Saving international adoption – American Enterprise Institute


Event Summary

On Friday, AEI’s Naomi Schaefer Riley hosted a discussion with Irene Powell and Mark Montgomery from Grinnell College and Jedd Medefind from the Christian Alliance for Orphans. Dr. Powell and Dr. Montgomery began by deconstructing popular myths and objections surrounding international adoption. They explained that many countries ban or reduce international adoption for political reasons rather than protecting the interests of vulnerable children. They also presented a proposal to encourage more contact between adoptive parents and biological families.

Mr. Medefind then described the trade-offs between delivering local aid to distressed areas and promoting international adoption, noting that both efforts are needed but adoption can be a timely solution for children outside the protection of family. He hopes that America’s deep commitment to the ideal of family will be fully expressed by the US State Department.

During the moderated discussion, Ms. Riley asked the panelists to expand on the cultural issues raised by international adoption critics and their personal experiences adopting children from other countries. During the audience Q&A, the relationship between levels of international adoption and domestic adoption was explored. Dr. Montgomery commented that high levels of international adoption can actually encourage more people to adopt domestically.

— William Kessler

Event Description

International adoption has fallen by about 80 percent since its peak in 2004. Around the world, millions of orphaned and vulnerable children need safe, permanent homes. Yet many governmental officials, international bureaucrats, and social commentators claim that international adoption deprives children of their “birth culture,” threatens their racial identity, and even leads to child trafficking.

In their new book, “Saving International Adoption: An Argument from Economics and Personal Experience” (Vanderbilt University Press, 2018), Mark Montgomery and Irene Powell argue that the empirical evidence contradicts these claims and that this opposition to international adoption is often a smokescreen for protecting national pride.

Please join AEI as Dr. Montgomery and Dr. Powell present the findings from their book. Jedd Medefind, president of the Christian Alliance for Orphans, will also discuss the policy and cultural implications of the decline in international adoption for religious communities.

Join the conversation on social media with @AEI on Twitter and Facebook.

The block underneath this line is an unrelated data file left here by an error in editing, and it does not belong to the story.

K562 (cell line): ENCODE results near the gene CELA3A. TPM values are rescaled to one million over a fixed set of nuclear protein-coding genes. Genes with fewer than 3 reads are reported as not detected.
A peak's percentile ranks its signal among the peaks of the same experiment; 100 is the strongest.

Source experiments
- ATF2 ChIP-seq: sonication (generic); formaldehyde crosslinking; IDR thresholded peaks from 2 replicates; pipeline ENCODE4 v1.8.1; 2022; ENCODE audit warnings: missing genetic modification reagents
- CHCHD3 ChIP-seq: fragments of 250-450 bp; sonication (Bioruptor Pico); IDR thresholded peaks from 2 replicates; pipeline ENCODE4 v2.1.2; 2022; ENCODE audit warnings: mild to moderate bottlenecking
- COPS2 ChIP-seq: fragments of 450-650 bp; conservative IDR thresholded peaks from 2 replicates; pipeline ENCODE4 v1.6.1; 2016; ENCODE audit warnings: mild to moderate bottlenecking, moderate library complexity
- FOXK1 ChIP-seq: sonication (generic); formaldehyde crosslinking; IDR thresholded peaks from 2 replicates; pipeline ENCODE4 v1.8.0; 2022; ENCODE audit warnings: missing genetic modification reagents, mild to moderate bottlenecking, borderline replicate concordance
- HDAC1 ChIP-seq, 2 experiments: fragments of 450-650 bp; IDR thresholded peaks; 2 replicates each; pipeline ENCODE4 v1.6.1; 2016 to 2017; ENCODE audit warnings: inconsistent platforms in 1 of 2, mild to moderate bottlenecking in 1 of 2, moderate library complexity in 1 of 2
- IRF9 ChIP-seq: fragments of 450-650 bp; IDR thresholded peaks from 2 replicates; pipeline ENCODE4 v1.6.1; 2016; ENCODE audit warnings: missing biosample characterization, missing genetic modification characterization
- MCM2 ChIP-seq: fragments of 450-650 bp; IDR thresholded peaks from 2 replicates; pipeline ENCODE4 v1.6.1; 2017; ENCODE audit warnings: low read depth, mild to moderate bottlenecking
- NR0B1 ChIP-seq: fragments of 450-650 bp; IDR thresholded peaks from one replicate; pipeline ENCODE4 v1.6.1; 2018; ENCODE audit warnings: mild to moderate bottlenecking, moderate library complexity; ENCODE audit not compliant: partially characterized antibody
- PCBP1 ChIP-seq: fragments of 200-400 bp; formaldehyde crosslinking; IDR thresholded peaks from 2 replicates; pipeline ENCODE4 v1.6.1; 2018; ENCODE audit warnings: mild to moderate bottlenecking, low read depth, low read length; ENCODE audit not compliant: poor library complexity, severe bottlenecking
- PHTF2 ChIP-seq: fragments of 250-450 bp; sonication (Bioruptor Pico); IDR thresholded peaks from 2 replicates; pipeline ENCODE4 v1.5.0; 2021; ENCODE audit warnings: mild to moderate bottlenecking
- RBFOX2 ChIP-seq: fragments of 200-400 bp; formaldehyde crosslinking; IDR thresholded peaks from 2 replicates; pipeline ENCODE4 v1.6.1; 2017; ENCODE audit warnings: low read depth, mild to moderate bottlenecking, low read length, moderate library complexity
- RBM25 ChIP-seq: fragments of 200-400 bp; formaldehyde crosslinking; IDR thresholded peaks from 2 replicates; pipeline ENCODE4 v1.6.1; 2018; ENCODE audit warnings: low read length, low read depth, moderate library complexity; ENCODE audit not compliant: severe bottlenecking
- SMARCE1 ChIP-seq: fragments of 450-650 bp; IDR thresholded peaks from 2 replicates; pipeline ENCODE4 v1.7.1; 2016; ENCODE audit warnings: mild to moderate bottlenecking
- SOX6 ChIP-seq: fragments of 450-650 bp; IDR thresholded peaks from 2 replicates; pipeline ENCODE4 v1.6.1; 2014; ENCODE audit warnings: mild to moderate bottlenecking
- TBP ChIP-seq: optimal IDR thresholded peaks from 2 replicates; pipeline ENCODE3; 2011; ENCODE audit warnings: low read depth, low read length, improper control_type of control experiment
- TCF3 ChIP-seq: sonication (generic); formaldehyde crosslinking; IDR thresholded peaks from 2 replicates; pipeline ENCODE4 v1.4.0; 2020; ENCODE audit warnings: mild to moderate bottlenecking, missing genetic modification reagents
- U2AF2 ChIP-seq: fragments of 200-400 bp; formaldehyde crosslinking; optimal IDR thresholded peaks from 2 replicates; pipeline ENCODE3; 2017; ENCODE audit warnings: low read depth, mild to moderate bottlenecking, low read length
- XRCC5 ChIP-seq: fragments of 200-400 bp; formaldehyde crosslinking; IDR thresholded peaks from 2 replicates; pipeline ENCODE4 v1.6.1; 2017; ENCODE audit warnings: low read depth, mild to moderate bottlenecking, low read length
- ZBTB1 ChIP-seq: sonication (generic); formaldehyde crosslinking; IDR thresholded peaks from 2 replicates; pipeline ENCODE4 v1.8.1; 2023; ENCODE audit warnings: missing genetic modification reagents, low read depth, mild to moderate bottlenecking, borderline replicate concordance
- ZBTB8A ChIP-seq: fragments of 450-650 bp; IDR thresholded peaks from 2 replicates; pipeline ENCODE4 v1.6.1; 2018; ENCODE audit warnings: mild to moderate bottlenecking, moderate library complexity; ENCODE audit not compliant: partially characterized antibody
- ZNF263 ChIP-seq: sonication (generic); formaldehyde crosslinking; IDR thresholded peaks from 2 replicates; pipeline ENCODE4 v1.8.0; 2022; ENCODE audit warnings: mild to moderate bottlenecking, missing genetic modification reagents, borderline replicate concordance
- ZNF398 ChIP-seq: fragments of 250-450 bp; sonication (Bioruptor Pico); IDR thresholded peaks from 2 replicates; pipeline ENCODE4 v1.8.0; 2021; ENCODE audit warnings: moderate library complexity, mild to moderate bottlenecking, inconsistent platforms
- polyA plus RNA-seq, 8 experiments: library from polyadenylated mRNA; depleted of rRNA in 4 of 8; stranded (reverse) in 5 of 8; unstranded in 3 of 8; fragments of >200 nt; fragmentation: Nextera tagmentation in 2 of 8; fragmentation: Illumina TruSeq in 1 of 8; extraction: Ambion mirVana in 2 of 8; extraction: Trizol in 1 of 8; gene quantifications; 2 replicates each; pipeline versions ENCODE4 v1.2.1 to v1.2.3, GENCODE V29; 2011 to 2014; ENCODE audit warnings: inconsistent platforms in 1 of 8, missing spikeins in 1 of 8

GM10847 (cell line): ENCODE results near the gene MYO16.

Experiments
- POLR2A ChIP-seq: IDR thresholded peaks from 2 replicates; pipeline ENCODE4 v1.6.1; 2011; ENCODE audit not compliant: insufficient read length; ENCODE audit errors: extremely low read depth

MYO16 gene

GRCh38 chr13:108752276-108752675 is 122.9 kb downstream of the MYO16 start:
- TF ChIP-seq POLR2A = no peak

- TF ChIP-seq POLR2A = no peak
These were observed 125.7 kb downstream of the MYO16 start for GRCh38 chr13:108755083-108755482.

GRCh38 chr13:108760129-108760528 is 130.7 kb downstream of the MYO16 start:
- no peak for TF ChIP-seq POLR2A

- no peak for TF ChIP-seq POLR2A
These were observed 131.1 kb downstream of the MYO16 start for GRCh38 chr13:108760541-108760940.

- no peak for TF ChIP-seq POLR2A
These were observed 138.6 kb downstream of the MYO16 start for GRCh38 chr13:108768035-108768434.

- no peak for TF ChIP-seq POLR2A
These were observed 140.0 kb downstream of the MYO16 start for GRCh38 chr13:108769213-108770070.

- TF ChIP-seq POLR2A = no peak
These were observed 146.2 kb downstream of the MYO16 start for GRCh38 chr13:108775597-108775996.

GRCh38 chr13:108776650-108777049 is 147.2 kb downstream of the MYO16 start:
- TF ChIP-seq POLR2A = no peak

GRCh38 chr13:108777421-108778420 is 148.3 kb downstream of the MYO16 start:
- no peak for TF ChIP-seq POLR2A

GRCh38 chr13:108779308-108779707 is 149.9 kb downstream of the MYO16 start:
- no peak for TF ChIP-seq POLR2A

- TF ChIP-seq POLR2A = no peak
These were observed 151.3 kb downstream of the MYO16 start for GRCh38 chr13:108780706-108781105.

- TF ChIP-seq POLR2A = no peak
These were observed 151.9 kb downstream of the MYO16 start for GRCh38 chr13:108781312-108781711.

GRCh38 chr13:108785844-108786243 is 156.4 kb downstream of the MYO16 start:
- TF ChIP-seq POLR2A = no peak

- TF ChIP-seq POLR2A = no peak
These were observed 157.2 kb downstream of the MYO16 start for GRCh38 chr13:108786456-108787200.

Agenda

11:45 AM
Registration and lunch

12:00 PM
Introduction:
Naomi Schaefer Riley, AEI

12:10 PM
Presentation:
Mark Montgomery, Grinnell College
Irene Powell, Grinnell College

12:35 PM
Remarks:
Jedd Medefind, Christian Alliance for Orphans

12:45 PM
Discussion

Participants:
Jedd Medefind, Christian Alliance for Orphans
Mark Montgomery, Grinnell College
Irene Powell, Grinnell College

Moderator:
Naomi Schaefer Riley, AEI

1:15 PM
Q&A

1:30 PM
Adjournment




Mark Montgomery is the Donald L. Wilson Professor of Enterprise and Leadership at Grinnell College, where he teaches education economics, environmental economics, and mathematical economics. He is coauthor with Irene Powell of “Saving International Adoption: An Argument from Economics and Personal Experience” (Vanderbilt University Press, 2018) and “Theoretically Dead (New Victoria Publishers, 2001). He received a Ph.D. from the University of Wisconsin in 1982

Jedd Medefind is the president of the Christian Alliance for Orphans. Previously, he served in the White House as a special assistant to President George W. Bush, leading the Office of Faith-Based and Community Initiatives. In this role, Mr. Medefind oversaw the incorporation of faith-based groups as partners in federal efforts to aid those in need, such as prisoners reentering society. He is the author of several books, including “Becoming Home: Adoption, Foster Care and Mentoring—Living out God’s Heart for the Orphan” (Zondervan, 2013).

Irene Powell is an economics professor at Grinnell College, where she teaches development economics, health economics, and gender economics. Her research focuses on childcare, gender discrimination, and the income distributional effects of monopoly. Previously, Dr. Powell worked in the human resources section of the Government Accountability Office as an economic policy analyst. She is coauthor with Mark Montgomery of “Saving International Adoption: An Argument from Economics and Personal Experience” (Vanderbilt University Press, 2018) and the economics mystery novel “Theoretically Dead” (New Victoria Publishers, 2001). She received a Ph.D. from the University of Wisconsin in 1985.

Naomi Schaefer Riley is a resident fellow at AEI, where she focuses on child welfare and foster care issues. Specifically, her work analyzes the role of faith-based, civic, and community organizations in changing the foster care and adoption services landscape. She also studies how socioeconomic factors affect foster care placement and services and the impact of the opioid crisis on child welfare. She is concurrently a senior fellow at the Independent Women’s Forum.





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